Unfortunately, for a lot of cars, the stock camber arms have a minimal amount of adjustment. In a car with an aggressive camber curve, you will have too much negative camber in the rear, more than can be adjusted out with the stock adjusting eccentrics if your car is lowered significantly.This is important if you are involved in road racing or autocross or if you just want to maximize tire wear for street use.
The adjustable camber arms, offer a much wider range of adjustability than stock. The have a left and right hand thread on the adjuster itself so adjustments are an easy twist away without having to remove the ends of the arm when setting things up. This greatly speeds up the process of aligning the car.
What effect does camber have ?
Camber is an alignment setting on your car that denotes the angle of your wheel and tire in relation to the road surface. Camber can be zeroed out, negative, or positive. When camber is zeroed out, it means that your tire is perfectly parallel to the road surface. When camber is negative that means your wheel and tire is tilted inward at the top. When the camber is positive the tops of the wheels tilt outward.Above is a diagram to help better explain.Camber can affect a number of things including tire wear and grip. The wrong camber settings can cause uneven tire wear and reduced tire life. Too much negative camber and your tires will wear out more quickly on the inside edge of the tire. Too much positive and your tires will wear out more quickly on the outside edge of the tire. It is important to have your camber properly adjusted for the type of driving you are doing.Road race and autocross cars tend to use negative camber settings to maximize tire contact patch and grip in high speed turns where the car transfers weight to the outside tires. Drag race cars are set up to keep a neutral camber setting to maximize tire contact patch and grip in a straight line. Oval track race cars tend to use negative camber on the outside (right side) tires and positive camber on the inside (left side) tires as they only need to worry about tire contact patch and grip while making left hand turns. Outside of oval racing, positive camber is almost never used.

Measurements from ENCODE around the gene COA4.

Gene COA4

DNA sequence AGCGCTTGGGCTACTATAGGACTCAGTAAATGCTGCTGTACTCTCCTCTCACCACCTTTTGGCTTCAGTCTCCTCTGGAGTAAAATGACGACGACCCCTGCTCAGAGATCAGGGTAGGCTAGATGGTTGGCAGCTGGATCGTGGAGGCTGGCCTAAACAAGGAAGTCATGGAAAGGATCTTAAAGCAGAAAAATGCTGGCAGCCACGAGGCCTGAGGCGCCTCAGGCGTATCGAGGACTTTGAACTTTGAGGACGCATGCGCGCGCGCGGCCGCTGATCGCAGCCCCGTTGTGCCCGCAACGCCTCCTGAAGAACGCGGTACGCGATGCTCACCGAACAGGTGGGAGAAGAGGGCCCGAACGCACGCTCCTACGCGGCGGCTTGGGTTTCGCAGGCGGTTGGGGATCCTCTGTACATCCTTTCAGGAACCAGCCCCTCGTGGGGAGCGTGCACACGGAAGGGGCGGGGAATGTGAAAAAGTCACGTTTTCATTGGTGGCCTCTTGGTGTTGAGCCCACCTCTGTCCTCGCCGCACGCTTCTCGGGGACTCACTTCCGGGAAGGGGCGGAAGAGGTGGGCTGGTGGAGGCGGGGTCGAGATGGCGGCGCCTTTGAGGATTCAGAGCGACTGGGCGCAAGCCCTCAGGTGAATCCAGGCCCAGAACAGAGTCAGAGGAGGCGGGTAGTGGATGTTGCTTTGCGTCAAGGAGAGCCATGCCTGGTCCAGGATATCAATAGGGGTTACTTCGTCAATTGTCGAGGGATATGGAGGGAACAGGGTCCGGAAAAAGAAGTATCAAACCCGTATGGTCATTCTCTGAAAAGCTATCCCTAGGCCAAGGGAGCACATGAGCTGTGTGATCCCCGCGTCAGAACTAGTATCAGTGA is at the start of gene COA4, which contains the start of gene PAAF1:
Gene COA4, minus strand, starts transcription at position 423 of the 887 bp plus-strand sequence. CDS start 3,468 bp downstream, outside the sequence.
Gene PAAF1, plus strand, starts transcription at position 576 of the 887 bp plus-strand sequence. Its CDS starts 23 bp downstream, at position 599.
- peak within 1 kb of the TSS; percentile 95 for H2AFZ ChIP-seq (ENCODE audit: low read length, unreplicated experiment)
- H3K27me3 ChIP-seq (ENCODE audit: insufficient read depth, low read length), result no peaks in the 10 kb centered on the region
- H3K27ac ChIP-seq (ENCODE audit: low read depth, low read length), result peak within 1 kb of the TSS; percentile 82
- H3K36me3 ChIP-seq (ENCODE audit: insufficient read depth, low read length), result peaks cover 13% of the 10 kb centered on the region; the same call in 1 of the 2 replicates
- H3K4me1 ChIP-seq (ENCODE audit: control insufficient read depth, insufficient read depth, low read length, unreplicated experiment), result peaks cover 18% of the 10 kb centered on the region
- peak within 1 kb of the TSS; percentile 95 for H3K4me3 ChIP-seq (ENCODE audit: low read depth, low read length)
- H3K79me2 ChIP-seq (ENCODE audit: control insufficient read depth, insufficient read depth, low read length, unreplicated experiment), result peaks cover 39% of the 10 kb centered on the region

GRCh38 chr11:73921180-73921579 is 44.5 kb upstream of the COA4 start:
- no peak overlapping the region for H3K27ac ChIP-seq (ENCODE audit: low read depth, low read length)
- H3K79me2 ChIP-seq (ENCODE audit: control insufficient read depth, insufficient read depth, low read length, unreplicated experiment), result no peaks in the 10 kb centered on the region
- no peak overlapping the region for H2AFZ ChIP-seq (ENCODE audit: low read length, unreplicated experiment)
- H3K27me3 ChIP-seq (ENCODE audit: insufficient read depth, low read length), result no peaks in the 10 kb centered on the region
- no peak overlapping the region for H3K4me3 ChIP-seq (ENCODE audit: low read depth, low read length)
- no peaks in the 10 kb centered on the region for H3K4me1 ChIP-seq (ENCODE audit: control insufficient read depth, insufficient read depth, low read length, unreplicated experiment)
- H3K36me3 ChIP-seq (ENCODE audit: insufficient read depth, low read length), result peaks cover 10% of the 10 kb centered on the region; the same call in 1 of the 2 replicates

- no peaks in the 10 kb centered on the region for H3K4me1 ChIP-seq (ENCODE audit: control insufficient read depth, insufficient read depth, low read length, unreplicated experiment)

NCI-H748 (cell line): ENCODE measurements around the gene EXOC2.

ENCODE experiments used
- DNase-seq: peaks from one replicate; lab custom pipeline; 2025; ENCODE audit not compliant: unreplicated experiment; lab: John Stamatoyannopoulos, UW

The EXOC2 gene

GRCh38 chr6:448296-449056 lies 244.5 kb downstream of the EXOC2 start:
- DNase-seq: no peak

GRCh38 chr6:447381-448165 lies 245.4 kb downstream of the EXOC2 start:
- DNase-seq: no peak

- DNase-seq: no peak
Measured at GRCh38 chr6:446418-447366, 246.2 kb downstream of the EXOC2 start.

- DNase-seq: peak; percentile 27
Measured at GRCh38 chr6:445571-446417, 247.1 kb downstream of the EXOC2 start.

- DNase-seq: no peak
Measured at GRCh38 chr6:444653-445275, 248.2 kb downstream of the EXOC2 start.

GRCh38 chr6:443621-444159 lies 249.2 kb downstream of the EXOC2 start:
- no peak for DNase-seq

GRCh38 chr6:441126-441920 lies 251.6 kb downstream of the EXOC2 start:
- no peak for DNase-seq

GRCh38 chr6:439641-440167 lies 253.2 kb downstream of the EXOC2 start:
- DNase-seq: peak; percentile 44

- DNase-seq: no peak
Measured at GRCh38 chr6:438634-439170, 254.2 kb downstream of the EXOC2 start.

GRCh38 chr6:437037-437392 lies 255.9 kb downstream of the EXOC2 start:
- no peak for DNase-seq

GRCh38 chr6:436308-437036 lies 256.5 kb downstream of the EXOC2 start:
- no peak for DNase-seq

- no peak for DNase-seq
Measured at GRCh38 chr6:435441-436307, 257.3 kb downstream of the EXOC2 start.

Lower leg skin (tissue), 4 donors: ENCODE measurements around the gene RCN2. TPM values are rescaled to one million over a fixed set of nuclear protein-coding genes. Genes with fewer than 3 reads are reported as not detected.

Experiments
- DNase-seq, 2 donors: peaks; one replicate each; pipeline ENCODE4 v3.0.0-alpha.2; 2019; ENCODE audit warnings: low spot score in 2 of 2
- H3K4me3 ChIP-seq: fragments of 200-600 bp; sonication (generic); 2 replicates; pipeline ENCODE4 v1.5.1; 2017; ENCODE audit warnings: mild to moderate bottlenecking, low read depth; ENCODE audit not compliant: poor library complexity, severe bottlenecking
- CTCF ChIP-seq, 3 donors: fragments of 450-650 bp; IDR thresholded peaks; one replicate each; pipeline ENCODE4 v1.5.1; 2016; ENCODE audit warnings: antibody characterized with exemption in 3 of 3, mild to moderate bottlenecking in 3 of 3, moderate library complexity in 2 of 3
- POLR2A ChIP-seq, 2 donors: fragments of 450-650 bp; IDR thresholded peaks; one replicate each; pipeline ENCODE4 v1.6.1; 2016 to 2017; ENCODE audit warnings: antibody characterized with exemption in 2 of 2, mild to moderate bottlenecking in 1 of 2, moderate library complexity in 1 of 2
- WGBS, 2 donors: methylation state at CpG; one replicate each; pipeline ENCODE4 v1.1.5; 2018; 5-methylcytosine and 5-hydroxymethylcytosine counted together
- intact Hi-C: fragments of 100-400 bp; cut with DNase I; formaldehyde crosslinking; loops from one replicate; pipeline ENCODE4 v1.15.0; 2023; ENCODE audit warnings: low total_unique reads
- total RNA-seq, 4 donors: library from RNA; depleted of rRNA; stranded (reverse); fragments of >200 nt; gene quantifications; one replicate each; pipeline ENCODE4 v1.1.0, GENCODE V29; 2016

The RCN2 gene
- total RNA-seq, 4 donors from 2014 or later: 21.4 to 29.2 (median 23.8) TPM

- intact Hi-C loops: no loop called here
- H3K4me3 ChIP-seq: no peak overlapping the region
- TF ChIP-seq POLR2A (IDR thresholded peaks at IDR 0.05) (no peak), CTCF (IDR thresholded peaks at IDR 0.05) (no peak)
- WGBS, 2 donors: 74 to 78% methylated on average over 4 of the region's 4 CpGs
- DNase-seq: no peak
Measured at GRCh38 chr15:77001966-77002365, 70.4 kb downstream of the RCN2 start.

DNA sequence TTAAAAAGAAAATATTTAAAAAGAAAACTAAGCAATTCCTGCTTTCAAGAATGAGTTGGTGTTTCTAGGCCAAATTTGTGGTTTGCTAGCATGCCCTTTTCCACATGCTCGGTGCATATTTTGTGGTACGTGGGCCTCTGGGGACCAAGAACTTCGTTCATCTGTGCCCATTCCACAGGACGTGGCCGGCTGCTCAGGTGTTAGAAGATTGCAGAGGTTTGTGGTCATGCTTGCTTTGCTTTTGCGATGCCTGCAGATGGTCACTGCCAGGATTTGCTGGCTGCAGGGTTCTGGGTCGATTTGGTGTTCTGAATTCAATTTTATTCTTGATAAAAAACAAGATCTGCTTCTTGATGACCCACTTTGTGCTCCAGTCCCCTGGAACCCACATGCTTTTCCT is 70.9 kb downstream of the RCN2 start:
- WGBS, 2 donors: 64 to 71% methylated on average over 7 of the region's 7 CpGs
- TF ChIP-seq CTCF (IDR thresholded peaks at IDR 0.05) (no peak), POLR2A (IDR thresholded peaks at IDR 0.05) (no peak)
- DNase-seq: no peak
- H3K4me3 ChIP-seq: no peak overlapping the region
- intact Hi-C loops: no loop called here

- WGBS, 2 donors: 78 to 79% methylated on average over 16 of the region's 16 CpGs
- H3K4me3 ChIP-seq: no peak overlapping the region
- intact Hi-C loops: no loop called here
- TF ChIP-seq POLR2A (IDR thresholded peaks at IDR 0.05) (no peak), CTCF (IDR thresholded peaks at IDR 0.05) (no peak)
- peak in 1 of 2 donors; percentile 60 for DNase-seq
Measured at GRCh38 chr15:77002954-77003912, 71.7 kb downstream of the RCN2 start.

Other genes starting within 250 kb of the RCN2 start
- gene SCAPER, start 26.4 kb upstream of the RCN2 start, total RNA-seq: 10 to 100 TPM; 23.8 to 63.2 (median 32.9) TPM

How do I know if my settings are right?
If you are want maximum tire wear and setting your alignment for normal every day street driving, it is best to stick within the factory alignment specs found in your owners manual. If you are road racing or autocrossing, you will want to dial in more negative camber, particularly in the front tires. If you are wondering how much negative camber you might need, the best way to tell is to take tire temperatures from the outside, middle, and inside parts of each tire after a few hot laps to tell which parts of your tire are heating up the most. If your outside edge is heating up much more than your inside edge, you need to dial in more negative camber. Lacking a tire pyrometer, you can also monitor the tires wear, if the outside edge of the tire is wearing quickly, then more negative camber is needed, if the inside is wearing faster, more positive camber will help.
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